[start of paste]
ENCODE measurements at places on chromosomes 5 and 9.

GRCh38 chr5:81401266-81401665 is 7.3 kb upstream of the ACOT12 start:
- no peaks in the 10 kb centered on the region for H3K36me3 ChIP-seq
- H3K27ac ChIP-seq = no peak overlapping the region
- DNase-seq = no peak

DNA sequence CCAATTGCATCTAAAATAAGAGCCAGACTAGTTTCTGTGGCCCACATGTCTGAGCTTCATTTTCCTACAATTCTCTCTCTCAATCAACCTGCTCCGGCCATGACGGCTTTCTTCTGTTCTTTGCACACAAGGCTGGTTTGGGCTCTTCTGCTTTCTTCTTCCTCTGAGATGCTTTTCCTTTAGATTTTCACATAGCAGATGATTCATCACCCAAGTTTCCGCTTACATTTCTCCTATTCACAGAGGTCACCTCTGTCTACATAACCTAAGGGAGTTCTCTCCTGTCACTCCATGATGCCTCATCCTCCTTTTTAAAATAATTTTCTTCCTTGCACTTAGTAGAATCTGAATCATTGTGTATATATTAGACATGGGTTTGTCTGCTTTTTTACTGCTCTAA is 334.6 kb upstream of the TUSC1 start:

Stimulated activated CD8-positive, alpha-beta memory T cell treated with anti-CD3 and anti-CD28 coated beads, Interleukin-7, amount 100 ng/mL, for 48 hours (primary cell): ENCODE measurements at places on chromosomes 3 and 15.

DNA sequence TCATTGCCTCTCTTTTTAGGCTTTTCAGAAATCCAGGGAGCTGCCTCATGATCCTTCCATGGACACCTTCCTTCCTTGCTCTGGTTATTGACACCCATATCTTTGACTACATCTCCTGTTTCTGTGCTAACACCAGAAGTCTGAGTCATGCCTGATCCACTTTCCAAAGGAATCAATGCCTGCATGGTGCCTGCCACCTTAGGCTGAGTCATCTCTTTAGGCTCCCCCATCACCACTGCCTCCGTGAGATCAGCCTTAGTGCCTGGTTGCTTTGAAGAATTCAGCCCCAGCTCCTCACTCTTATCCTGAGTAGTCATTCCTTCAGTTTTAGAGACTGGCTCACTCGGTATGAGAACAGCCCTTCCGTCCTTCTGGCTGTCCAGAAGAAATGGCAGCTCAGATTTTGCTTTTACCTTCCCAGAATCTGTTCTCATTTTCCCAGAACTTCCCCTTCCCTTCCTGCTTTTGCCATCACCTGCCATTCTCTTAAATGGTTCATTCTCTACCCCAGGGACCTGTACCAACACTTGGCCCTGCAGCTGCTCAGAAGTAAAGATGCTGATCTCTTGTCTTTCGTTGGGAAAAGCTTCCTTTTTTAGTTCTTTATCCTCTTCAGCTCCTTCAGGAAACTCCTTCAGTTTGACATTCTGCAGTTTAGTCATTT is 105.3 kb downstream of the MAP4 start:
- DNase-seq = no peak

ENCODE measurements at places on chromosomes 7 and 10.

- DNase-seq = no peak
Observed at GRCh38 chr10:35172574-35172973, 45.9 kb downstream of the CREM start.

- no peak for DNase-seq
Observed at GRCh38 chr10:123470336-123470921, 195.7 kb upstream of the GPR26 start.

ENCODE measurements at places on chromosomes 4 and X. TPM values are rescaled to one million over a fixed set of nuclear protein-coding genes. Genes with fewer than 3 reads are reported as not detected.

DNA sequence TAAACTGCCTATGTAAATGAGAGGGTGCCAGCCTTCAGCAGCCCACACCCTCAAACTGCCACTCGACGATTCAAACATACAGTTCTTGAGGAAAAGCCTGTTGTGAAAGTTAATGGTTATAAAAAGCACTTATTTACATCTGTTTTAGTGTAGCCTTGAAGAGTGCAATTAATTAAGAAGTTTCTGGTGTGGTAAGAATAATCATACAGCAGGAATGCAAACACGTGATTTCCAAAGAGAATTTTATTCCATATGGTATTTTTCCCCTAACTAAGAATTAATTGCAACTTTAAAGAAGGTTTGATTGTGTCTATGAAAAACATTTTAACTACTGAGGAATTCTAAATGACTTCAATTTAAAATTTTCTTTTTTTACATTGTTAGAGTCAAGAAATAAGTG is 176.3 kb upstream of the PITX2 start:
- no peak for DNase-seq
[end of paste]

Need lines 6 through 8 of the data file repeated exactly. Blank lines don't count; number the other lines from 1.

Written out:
DNA sequence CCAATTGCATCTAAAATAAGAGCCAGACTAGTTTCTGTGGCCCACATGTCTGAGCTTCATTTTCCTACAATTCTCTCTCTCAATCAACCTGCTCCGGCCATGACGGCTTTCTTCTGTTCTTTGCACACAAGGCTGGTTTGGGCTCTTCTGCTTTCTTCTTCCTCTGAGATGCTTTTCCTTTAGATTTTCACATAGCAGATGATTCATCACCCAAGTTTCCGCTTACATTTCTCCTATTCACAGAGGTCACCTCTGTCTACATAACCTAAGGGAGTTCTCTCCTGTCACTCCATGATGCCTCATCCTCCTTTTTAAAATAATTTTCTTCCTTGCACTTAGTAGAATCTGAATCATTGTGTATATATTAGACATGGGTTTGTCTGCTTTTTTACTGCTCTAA is 334.6 kb upstream of the TUSC1 start:

Stimulated activated CD8-positive, alpha-beta memory T cell treated with anti-CD3 and anti-CD28 coated beads, Interleukin-7, amount 100 ng/mL, for 48 hours (primary cell): ENCODE measurements at places on chromosomes 3 and 15.

DNA sequence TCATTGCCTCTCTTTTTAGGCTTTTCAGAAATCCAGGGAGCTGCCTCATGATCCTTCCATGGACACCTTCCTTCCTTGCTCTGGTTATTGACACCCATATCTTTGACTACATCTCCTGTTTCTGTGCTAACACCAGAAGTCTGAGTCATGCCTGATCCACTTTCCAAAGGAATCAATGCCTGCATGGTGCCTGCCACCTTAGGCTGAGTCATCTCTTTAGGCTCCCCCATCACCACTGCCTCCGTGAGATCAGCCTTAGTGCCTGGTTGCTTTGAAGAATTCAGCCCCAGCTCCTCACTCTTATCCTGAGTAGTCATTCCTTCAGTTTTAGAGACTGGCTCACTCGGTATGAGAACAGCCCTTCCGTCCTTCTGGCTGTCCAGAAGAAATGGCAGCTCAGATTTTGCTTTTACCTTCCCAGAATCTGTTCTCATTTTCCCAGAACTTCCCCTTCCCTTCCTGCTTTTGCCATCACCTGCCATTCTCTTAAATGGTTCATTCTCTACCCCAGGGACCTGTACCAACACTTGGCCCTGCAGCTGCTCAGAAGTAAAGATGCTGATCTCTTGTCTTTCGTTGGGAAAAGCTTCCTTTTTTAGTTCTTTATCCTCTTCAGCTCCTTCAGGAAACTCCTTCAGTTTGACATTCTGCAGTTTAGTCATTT is 105.3 kb downstream of the MAP4 start: